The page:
|Prinknash Park: landscaping plan, 1775. © Birmingham Archives & Heritage Service|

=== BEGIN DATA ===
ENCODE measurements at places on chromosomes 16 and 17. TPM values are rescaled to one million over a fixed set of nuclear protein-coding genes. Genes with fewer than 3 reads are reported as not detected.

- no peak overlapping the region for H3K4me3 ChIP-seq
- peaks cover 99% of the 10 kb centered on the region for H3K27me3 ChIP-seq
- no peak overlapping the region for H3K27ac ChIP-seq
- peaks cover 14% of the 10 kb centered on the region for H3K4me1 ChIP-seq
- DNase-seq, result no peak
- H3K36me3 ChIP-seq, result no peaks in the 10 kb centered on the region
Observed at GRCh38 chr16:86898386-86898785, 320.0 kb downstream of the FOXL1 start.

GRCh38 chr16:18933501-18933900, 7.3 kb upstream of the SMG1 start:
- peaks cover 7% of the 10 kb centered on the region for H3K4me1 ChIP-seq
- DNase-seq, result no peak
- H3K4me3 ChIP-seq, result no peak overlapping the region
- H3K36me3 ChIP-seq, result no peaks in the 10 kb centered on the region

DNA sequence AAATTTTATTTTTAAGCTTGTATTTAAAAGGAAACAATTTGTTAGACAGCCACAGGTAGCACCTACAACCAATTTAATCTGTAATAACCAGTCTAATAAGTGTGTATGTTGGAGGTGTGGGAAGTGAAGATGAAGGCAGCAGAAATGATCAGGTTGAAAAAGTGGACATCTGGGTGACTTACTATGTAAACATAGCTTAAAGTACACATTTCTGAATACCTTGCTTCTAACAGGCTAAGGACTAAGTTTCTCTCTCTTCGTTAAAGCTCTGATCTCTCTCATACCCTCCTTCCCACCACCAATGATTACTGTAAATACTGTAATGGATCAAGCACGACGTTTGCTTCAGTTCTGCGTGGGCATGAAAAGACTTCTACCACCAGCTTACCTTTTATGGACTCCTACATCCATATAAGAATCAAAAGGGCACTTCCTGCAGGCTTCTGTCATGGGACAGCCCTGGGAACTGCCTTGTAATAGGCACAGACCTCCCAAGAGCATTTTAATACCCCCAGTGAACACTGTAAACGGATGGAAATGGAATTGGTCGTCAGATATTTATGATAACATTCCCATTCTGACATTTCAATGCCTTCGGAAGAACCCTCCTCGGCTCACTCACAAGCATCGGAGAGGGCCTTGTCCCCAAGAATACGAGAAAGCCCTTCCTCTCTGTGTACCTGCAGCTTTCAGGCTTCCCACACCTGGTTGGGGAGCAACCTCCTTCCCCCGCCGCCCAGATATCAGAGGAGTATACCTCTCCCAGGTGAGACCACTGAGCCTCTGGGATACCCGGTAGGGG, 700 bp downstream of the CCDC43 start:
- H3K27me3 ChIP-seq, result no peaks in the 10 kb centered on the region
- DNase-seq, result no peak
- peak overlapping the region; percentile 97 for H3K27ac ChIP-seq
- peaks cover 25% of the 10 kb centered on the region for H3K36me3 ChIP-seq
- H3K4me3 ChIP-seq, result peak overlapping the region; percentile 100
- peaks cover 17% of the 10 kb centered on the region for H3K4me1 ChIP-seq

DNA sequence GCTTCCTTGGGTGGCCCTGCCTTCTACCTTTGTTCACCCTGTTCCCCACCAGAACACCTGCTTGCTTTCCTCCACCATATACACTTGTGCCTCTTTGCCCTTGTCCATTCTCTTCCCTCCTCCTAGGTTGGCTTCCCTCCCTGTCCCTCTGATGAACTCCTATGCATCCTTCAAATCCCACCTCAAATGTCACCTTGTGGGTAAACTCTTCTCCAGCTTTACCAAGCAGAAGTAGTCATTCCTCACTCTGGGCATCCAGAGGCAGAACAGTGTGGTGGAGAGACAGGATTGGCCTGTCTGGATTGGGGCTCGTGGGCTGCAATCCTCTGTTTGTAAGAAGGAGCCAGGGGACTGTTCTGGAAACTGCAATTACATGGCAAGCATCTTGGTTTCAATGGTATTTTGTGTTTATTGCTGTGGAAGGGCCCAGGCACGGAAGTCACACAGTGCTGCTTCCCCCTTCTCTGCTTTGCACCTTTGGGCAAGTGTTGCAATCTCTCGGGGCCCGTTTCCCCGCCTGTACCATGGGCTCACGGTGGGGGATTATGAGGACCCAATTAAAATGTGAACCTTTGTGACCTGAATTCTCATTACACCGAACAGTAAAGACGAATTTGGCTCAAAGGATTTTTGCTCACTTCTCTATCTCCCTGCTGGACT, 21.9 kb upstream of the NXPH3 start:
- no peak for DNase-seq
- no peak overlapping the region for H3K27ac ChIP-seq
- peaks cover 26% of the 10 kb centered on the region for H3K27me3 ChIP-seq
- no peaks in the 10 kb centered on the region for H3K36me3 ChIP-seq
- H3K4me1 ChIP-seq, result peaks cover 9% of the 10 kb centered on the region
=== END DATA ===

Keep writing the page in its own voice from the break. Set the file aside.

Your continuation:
In 1847 the house was purchased by James Ackers, and he and his son, Benjamin St. John Ackers, did much restoration and improvement work, including the lengthening of the south-east wing. Ewan Christian was employed on the house over several years, and the alterations he made in 1875 alone cost nearly £7,000. In 1884 Benjamin, who became M.P. for West Gloucestershire the following year, bought Huntley Manor (which lay in his prospective constituency), and three years later he sold Prinknash to Thomas Dyer-Edwardes. Dyer-Edwardes employed F.W. Waller to rebuild the stables, enlarge the chapel, replace the staircase, and carry out other alterations in 1888-92, and in 1913 brought in J. Coates Carter to make further changes to the chapel and to construct the forecourt walls and gates. He also laid out the long avenue in the park from Upton St. Leonards through to the Portway. Dyer-Edwardes, who became a Catholic in 1924, offered the estate to the Benedictine monks of Caldey Island, but before the gift could take effect he died, and it was left to his grandson, the 20th Earl of Rothes, to honour his wish and complete the transfer.